Two experts from MedAire (Booth No. N3513) discussed how to devise and execute the best medical and security travel plans for private aircraft users at a seminar here at NBAA 2013 yesterday, entitled “Off the Grid and On Alert.”
David Streitwieser, a board-certified emergency medicine specialist, and Denio Alvarado, who at one time was in charge of covert flight planning for Air Force One, discussed a variety of medical and security challenges facing business jet travelers venturing abroad and how to successfully plan for them.
Streitwieser noted that most private jet travelers were woefully unprepared when traveling abroad, citing MedAire data that showed that 78 percent did not even carry an emergency phone number and that 38 percent did not bother to research the country they were visiting. While acknowledging that most in-flight medical emergencies had benign outcomes, he noted the importance of selecting air routes proximate to acceptable levels of medical care. Streitwieser also said that it was important to carry the appropriate medical equipment on board, including an automatic emergency defibrillator, and that all crew, including the pilots, be trained on its use and cardio-pulmonary resuscitation (CPR) and be recertified/retrained annually. Crew also need to be trained to know the signs and symptoms of adverse medical conditions and have access ground-based medical resources.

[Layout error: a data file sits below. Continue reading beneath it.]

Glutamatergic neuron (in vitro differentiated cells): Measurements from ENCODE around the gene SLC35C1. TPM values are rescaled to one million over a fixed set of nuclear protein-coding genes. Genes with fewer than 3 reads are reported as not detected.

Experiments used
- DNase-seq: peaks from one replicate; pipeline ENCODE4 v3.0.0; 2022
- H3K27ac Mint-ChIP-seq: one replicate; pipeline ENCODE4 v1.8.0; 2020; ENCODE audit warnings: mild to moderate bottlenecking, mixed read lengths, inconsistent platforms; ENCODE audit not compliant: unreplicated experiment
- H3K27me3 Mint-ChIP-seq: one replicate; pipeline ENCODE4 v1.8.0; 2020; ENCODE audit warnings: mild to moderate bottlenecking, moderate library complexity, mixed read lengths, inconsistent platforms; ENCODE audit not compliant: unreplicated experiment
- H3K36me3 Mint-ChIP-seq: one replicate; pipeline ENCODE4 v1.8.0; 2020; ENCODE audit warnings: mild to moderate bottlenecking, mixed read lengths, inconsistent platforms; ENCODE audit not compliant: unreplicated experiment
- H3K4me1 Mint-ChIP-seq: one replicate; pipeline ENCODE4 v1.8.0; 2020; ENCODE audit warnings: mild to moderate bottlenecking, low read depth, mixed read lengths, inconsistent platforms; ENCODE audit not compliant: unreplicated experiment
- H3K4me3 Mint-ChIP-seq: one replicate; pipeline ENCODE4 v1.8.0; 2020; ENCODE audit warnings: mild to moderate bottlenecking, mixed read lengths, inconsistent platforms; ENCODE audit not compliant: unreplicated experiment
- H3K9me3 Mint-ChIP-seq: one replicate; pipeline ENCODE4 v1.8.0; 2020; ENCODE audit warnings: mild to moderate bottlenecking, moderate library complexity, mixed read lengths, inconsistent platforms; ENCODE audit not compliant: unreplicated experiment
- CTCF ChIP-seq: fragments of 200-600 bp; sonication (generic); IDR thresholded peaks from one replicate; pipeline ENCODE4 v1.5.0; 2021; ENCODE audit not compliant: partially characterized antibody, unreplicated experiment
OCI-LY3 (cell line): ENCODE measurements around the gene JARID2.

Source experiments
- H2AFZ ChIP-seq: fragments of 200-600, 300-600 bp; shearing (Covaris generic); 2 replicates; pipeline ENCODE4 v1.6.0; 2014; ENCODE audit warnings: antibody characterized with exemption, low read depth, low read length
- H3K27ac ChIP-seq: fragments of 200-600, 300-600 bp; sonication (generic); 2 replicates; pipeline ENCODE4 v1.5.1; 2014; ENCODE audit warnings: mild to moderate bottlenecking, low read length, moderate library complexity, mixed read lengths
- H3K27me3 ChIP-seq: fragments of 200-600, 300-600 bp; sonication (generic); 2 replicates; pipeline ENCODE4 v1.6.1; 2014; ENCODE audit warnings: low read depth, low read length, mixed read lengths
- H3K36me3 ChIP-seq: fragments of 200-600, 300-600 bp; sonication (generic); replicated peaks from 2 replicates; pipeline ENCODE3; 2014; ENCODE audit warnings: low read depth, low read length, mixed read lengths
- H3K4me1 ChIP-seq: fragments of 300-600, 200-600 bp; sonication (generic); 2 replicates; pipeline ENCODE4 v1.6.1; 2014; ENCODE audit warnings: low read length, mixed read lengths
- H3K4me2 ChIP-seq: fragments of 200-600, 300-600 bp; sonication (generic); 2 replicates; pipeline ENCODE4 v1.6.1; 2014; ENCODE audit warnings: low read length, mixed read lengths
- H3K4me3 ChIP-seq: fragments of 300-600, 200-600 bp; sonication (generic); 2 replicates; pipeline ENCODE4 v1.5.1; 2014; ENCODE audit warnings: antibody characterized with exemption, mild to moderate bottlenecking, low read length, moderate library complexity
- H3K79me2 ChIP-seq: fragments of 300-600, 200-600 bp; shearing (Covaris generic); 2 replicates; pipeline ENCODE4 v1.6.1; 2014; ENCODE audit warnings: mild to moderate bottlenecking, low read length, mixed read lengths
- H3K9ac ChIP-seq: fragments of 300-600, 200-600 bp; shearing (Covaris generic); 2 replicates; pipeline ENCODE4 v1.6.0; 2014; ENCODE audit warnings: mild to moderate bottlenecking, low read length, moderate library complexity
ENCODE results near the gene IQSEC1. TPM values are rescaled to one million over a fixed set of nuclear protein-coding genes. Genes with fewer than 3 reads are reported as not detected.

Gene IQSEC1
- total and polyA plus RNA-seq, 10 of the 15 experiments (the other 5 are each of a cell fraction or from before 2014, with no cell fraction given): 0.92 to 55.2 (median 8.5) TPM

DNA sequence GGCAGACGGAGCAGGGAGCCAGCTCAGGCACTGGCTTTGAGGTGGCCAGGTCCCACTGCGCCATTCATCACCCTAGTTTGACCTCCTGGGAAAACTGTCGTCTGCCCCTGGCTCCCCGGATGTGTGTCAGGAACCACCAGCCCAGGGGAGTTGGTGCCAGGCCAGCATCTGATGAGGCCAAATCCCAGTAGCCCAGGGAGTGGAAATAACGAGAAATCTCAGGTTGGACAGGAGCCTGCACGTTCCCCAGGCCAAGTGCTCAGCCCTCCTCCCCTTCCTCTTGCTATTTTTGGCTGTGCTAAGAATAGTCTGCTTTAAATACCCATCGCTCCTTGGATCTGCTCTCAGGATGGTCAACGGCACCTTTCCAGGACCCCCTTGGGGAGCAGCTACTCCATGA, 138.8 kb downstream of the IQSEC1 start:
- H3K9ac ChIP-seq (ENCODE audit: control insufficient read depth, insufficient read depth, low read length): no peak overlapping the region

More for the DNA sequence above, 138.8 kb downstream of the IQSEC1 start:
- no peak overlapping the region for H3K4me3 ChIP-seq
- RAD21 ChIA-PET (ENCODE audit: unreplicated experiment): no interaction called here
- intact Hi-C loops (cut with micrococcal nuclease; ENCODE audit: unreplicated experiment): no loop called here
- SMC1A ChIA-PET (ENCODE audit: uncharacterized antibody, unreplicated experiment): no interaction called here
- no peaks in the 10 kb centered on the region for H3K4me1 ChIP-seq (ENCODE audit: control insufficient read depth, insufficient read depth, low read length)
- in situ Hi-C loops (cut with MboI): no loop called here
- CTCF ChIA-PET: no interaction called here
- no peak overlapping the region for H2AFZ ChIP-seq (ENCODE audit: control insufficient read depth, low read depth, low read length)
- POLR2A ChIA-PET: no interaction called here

Streitwieser reminded the attendees that most of the world, including China, still has serious infectious disease and respiratory issues and stressed the importance of assessing the public health in the destination country and having a response plan. “Things change daily in the world of infectious diseases,” he noted. When medical assistance is needed in-country, he added, “language assistance is huge. If you can’t communicate, it makes diagnosis very difficult.”
Alvarado said a good country security risk-assessment requires multiple layers of input from a variety of sources including the U.S. State Department, in-house security departments, security vendors, ground-handlers, clients and partners in-country, employees and FBOs. He cautioned against relying on media reports, which tend to sensationalize political and ethnic conflicts. “If it doesn’t affect your travel, it is irrelevant.” Having local knowledge is key he said, for a variety of considerations including which airport to use, where to park on the airport, how much fuel to keep on the airplane, whether or not to hire local security to guard the aircraft and even when to visit a country. As an example of the latter he cited the days leading up to “Democracy Day” in Nigeria—May 29– as a time to be avoided, as the national holiday is habitually marred by violence, including bombings.
Alvarado noted that all good security arrangements include trigger points for the activation of contingency plans based on a sliding scale of threat levels. He counseled that after any security-related incident, crews needed to debrief, note lessons learned and fine-tune security plans to mitigate future risks.
MedAire is making a complimentary travel risk-management app for iPhones and iPads–“MedAire Trip Ready—available via its website at www.medaire.com/tripready.